Last summer I wrote about how the Massachusetts Historical Society was using Twitter to re-broadcast the daily ‘tweets’ of John Quincy Adams.  (A project which is ongoing, by the way, and still fun to find out the daily activities of this long ago Bostonian and former US President.)  And in that post, I asked “What other historical figures would you love to see as a Twitterer or in some other modern guise?” (I’d love to hear the brain-poppings of Thomas Jefferson, JRR Tolkien, or Thomas Edison, to name just a few.  “Dang! Have now invented 64th way not to build lightbulb.  Must purchase more filament tomorrow.”)  The folks at the Paul Revere House have taken up the challenge  and tweet regularly as the Midnight Rider himself at @PaulRevere1734.  And for the ironic, sad, amusing, and historically inaccurate, check out Historical Tweets: @johannesG: Finally finished invention. Disappointed to learn that no one can read. (Johnnes Gutenberg, inventor of the Gutenberg Press)

However, it now turns out that future generations will be able to find out what was on the mind of folks around the world and up and down the spectrum of celebrity — from the online and backstage shenanigans of rock stars and actors to the mundane details of what you and I thought about the recent spate of natural and manmade disasters.  Late last week, The Washington Post reported that the Library of Congress is going to be archiving all of Twitter’s public tweets, on a six-month lag (to separate ‘history’ from ‘current events.’)  Though some people are naturally skeptical (and uninterested in what Al from Boise had for lunch when he visited San Francisco on a business trip), others point out that hearing people’s off-the-cuff responses, finding out what interests them at a particular time, or evidence of casual correspondence between public figures is a historical goldmine.

Also mentioned in the article is also the benefit to populist history: taking the archives and sifting through the hashtags, etc, future historians could in fact get a real picture* of societal values and interests in an increasingly fractured “information age.”  I once heard historian and author David McCullough speak, and was incredibly struck by his statement that though we live in an age which is ‘information rich,’ future historians could easily find it ‘information poor,’ especially if and when digital records are lost.  Who writes letters by hand?  Who keeps a steady handwritten journal?  he asked.  What possible tools will the future students of the past have to understand an age where newspapers begin to disappear and half our life is lived by email?  Though it does  not solve the digital-record-dilemma, perhaps the Library of Congress Twitter archive is one way to answer his–and history’s–concerns.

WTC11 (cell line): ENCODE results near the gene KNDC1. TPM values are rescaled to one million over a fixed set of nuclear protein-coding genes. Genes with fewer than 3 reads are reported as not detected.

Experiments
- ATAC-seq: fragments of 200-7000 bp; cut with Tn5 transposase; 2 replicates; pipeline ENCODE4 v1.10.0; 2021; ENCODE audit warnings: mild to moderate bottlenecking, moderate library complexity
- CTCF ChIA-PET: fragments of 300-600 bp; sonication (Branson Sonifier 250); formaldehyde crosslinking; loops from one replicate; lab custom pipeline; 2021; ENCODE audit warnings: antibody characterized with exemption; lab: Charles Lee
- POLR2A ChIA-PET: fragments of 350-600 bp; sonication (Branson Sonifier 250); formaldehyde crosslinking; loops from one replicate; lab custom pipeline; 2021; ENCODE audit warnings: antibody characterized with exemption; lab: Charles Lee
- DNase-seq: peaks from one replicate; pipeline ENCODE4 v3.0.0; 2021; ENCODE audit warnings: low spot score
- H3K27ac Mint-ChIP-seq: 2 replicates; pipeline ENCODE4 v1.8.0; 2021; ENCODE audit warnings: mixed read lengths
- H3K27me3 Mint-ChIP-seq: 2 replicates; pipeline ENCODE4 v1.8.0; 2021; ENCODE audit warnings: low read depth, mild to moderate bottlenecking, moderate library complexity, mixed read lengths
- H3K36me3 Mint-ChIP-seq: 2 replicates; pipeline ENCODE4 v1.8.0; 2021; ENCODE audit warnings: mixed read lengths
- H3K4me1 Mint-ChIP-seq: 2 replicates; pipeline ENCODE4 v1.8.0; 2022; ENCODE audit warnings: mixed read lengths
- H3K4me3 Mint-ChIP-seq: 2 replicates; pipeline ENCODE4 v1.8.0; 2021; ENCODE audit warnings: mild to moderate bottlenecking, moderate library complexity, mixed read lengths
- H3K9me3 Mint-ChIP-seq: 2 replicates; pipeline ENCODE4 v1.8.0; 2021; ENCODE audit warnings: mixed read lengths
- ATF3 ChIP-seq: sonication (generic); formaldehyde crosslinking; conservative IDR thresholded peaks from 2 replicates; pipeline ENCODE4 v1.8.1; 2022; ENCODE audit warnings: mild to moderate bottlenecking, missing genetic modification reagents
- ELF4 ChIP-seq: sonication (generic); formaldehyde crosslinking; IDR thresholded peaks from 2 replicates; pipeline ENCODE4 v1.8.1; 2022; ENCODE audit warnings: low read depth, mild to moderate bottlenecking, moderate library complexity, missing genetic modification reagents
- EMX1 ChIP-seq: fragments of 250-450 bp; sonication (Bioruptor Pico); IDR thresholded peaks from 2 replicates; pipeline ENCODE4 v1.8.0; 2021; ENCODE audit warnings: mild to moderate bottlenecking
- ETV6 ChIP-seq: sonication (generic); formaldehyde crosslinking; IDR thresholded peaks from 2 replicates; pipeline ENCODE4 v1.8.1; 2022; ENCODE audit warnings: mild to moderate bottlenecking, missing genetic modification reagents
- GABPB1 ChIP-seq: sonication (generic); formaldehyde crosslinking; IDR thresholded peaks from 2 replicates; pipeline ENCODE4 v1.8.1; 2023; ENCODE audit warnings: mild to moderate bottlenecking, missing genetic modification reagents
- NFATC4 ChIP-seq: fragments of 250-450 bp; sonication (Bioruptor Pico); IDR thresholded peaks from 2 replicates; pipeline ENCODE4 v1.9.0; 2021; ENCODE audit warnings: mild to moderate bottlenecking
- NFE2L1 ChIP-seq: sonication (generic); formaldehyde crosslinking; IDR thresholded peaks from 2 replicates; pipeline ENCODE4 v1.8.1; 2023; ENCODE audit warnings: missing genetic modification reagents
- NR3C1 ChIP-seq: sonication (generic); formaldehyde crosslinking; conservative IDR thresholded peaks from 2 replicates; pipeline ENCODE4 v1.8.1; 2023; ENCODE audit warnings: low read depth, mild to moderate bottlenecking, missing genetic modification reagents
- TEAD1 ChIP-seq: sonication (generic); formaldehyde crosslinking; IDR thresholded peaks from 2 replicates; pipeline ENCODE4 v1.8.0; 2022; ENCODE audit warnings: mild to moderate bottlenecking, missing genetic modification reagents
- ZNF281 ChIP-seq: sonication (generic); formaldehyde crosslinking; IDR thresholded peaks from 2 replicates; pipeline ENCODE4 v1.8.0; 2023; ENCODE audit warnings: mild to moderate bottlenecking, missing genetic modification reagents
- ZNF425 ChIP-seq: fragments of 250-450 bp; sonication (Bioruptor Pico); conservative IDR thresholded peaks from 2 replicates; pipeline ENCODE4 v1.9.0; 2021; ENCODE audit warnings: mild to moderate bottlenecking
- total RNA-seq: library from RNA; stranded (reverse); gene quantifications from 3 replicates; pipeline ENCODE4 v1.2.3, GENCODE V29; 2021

*And by “real,” the article and I would both like to point out, we mean “the sections of society which are aware of and interested in a communication medium like Twitter.”  All historical sources have their context and limitations, after all!

Putting Twitter in a Historical Context?

Wait…really?  Twitter, the ‘so new you have to be part of it to look cool’ mini-status-update gadget that half the world loves to hate already?  Twitter plus history equals something interesting?


John Quincy Adams as ambassador to Russia

John Quincy Adams as ambassador to Russia

While I admit to being slightly biased about just how cool this organization is, (I worked on the interactive timeline on The Coming of the American Revolution) the Massachusetts Historical Society has gone and done something kind of fun.  This summer marks the 200th anniversary of John Quincy Adams’ voyage to Russia, to the diplomatic post appointed to him by then President Madison.  Though JQA wrote long diary entries as well, he also kept a line-a-day journal with navigational coordinates of their journey and a summary of the day’s highlights–much like today’s Facebook status updates or Twitter posts.  The MHS is doing a daily re-post of those summary entries on Twitter, and also has an overview page about the project available at their main site.

My favorite techno-gadget they’ve included is a progressive Google map tracking JQA’s progress across the Atlantic, linked from the end of most posts.

For further thought:
– What other historical figures would you love to see as a Twitterer or in some other modern guise?
– How else could you use Google maps in another context?  Historical?  To plan out the plot of a story?  Tracking sea turtles? (The New England Aquarium, another institution for which I have a positive bias, has a rehabilitation center that tracks its ‘outpatients.’)